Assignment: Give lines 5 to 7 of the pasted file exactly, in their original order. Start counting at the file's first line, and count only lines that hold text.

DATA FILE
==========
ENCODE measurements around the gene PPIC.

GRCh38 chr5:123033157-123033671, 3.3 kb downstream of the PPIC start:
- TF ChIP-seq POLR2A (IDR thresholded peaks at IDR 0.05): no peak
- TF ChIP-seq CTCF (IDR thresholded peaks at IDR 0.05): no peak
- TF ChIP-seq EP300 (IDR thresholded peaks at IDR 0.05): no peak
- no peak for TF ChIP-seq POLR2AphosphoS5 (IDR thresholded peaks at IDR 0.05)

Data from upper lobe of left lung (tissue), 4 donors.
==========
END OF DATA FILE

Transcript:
- TF ChIP-seq EP300 (IDR thresholded peaks at IDR 0.05): no peak
- no peak for TF ChIP-seq POLR2AphosphoS5 (IDR thresholded peaks at IDR 0.05)

Data from upper lobe of left lung (tissue), 4 donors.